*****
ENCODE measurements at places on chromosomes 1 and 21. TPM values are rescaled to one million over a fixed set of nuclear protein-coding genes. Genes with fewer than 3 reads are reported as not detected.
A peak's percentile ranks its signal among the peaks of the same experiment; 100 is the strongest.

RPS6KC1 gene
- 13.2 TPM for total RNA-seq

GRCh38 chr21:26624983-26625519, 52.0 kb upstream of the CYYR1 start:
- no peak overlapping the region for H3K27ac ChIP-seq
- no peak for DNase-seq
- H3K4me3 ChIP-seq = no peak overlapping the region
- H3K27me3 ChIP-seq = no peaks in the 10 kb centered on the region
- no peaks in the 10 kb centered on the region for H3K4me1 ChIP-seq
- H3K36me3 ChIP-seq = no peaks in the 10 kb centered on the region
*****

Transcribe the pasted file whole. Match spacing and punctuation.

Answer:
ENCODE measurements at places on chromosomes 1 and 21. TPM values are rescaled to one million over a fixed set of nuclear protein-coding genes. Genes with fewer than 3 reads are reported as not detected.
A peak's percentile ranks its signal among the peaks of the same experiment; 100 is the strongest.

RPS6KC1 gene
- 13.2 TPM for total RNA-seq

GRCh38 chr21:26624983-26625519, 52.0 kb upstream of the CYYR1 start:
- no peak overlapping the region for H3K27ac ChIP-seq
- no peak for DNase-seq
- H3K4me3 ChIP-seq = no peak overlapping the region
- H3K27me3 ChIP-seq = no peaks in the 10 kb centered on the region
- no peaks in the 10 kb centered on the region for H3K4me1 ChIP-seq
- H3K36me3 ChIP-seq = no peaks in the 10 kb centered on the region